Authors: Christin Cieslak, Angeliki Giannakopoulou, Daiana Huber, Dina Soeiro, Hélder Touças, Nils-Eyk Zimmermann, Susanne Lattke, Thomas Fritz.
Published by: European Association for the Education of Adults (EAEA), Brussels, 2021.
As the world is moving to a digital-first society, like relationships, institutions and workplaces are increasingly becoming mediated by technology, and digital technologies have the power to platform everyone, there is a lot of work to be done towards representativeness, openness and transparency.
The digital gap has widened over the last two years, exposing a large group of the population with little or no basic digital skills, access and opportunities. Developing alternative mechanisms and offers on how the internet can promote democracy, disseminate them and promote critical thinking as well as media literacy is of utmost importance. In this, a clear strategy needs to be developed on how Adult Education can contribute to the promotion of democracy with the help of digital media/internet and what preconditions must be created for this to develop concrete approaches to adult learners. The goal has to be to enforce the power of the people in public decision making and personal development, provide access to digital outlets, and create safe spaces for active engagement in international digital contexts.
Against this background EAEA, together with its partners, has not only dedicated the 2021 Grundtvig award to digitalisation and democracy but has invited different stakeholders to join a working group on digitalisation. The paper is the result of extended research, workshops and discussions and reflects the current state of the conceptualisation of democracy and digitalisation and their representation in adult education and learning.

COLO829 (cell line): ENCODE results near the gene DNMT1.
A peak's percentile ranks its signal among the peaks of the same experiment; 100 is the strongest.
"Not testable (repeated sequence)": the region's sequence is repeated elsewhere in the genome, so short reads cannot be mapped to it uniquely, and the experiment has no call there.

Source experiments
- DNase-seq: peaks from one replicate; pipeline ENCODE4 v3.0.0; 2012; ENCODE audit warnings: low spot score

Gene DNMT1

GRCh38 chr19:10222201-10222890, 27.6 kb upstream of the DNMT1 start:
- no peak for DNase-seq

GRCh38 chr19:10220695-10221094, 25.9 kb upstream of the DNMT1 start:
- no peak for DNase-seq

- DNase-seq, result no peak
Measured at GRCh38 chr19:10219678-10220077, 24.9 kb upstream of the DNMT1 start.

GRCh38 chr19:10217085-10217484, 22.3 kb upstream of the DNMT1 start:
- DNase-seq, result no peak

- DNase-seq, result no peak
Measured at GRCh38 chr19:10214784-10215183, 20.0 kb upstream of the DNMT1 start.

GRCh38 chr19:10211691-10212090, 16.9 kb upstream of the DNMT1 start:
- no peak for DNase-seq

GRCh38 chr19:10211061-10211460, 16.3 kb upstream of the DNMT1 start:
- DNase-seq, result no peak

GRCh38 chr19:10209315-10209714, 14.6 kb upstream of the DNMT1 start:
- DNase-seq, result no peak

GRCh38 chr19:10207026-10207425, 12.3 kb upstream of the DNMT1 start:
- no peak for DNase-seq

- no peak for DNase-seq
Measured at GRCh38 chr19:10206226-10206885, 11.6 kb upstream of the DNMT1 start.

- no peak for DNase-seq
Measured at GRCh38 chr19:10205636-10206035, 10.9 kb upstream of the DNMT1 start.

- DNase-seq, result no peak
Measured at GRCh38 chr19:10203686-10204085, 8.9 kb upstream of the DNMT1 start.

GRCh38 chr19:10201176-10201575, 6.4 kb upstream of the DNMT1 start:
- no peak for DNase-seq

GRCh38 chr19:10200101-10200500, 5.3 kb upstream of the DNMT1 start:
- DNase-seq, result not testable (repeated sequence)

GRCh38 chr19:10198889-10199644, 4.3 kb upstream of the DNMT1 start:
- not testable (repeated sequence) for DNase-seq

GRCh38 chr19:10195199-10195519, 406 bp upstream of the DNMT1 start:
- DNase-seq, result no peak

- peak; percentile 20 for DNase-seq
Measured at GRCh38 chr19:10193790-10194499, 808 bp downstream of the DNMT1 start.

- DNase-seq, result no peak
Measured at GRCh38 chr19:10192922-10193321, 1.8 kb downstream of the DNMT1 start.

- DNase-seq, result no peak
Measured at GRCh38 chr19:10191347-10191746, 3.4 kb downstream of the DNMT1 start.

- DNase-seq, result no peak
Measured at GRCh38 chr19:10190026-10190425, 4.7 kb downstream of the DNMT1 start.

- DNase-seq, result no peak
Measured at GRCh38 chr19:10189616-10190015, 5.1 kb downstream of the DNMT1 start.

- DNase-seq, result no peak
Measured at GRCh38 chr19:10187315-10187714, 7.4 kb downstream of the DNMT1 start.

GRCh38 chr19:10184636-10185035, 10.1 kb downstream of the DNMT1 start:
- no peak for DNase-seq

It is having a closer look at the conceptualisation of democracy within the context of digitalisation, the power conditions and dynamics in the digital space, as well as digital politics and digitalisation in the public space. We will also discuss digital rights in Europe and address digitally excluded groups. In this, the authors are focussing on adult learners, teachers and educators, their digital competences and also the role of ALE in Democracy and Digitalisation.
Based on those insights, this paper closes with policy recommendations that EAEA produced, together with its partners from Dafni Kek, CPIP Romania, Associação Portuguesa para a Cultura e Educação Permanente (APCEP), the Câmara Municipal de Lisboa, the Arbeitskreis deutscher Bildungsstätten (AdB), the German Institute for Adult Education (DIE), and the Lernraum.Wien.
We hope these recommendations can add to the discussion and help to include ALE more prominently in the public discourse on digitisation and democracy.